Luxembourg’s National Data Protection Commission (CNDP), the regulatory body that supervises the company in the EU, is conducting investigations into its practices on behalf of the member states of the Union.
A formal privacy investigation has not launched yet, but a spokesperson from Commission said that citizens have the power to “file a complaint with our authority or [their] national supervisory authority” in case of concerns, adding that no further comment could be made as the watchdog is “bound by the obligation of professional secrecy”.
Amazon did not comment.
The concerns about Alexa recordings arose following April’s report who had spoken with one of the workers employed to transcribe audio clips for the company.
The recordings had been, in some cases, triggered by Alexa’s software mistakes in understanding the command used to restrict when audio is sent back to Amazon. The report mentions instances of everyday conversations as well as cases of suspected domestic violence had been recorded and reviewed.
Amazon uses human reviewers to back up its voice recognition AI’s accuracy and to develop new features. The workforce is partly located in Amazon’s own office, but many outsourced contractors have been hired and encouraged to work from home.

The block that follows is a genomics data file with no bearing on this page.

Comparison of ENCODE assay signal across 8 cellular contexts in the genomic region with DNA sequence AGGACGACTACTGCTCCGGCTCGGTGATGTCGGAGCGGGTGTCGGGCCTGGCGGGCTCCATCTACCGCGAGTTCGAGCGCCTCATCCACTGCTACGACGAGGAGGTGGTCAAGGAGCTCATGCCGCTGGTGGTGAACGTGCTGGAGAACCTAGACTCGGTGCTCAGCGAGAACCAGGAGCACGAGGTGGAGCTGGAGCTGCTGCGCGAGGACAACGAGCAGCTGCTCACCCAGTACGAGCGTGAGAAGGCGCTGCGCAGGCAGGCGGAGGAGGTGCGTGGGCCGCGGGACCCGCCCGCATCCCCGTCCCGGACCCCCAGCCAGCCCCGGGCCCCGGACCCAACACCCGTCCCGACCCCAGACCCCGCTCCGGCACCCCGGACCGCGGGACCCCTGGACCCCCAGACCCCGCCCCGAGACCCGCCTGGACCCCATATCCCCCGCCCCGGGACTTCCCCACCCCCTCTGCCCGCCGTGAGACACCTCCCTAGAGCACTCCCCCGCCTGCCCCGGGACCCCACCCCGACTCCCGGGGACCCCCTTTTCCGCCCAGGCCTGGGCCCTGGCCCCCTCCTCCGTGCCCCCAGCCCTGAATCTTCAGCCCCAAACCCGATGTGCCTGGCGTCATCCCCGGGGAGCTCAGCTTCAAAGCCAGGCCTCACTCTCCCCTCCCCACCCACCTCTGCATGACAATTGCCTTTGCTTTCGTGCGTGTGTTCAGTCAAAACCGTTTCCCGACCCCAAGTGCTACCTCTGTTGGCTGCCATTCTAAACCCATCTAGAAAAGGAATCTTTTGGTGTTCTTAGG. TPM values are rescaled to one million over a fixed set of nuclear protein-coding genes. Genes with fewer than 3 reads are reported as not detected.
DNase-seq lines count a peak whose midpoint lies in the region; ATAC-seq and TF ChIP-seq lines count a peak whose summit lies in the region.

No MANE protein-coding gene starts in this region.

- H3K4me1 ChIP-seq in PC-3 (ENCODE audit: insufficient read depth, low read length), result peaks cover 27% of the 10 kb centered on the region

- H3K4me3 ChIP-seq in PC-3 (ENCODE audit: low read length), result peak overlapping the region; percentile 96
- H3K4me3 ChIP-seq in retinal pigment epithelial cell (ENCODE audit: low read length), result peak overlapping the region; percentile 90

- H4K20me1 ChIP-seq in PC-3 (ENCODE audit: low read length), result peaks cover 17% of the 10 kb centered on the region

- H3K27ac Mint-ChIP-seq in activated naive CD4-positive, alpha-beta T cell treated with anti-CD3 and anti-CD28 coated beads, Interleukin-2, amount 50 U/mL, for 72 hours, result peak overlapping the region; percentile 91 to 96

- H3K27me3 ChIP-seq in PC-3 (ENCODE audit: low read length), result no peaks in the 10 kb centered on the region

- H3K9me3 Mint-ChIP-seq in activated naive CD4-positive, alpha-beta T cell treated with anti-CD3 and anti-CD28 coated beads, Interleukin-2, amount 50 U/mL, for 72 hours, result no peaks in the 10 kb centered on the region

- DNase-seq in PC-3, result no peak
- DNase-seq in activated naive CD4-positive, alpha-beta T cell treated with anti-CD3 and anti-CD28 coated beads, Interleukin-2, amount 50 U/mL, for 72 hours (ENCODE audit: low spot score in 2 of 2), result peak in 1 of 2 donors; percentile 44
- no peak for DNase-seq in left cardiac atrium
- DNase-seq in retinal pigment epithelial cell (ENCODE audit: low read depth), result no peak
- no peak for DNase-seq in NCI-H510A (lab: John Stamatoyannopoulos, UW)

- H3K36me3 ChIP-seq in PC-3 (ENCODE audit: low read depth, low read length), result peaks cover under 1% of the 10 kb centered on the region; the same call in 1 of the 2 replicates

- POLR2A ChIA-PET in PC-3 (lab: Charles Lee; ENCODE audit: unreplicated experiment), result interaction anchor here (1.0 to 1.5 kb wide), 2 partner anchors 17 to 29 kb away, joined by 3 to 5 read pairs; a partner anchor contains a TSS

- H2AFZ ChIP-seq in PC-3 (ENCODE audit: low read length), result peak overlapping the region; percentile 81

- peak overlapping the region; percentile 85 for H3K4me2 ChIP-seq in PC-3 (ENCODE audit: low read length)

Last week, Amazon implemented an option in Alexa’s smartphone app for users to opt-out from having their recordings added to relevant databases.
“The voice recordings from customers who use this opt-out are also excluded from our supervised learning workflows that involve manual review of an extremely small sample of Alexa requests. We’ll also be updating information we provide to customers to make our practices more clear,” the firm explained in a statement.
According to a spokesperson’s statement to the BBC, the move was not related to CNPD’s supervision.
A watchdog’s spokesperson told the BBC it has contact with both firms.
“The Data Protection Commission is engaging with both Google and Apple to establish further details on the processing of personal data in the context of the manual transcription of audio recordings collected by these companies’ digital assistants, and to establish how the companies concerned believe that such processing of data is compliant with their GDPR [General Data Protection Regulation] obligations, further to which we will be making our assessments and conclusions.”
“We note that both companies have ceased this processing, Google from mid-July and Apple in recent days.”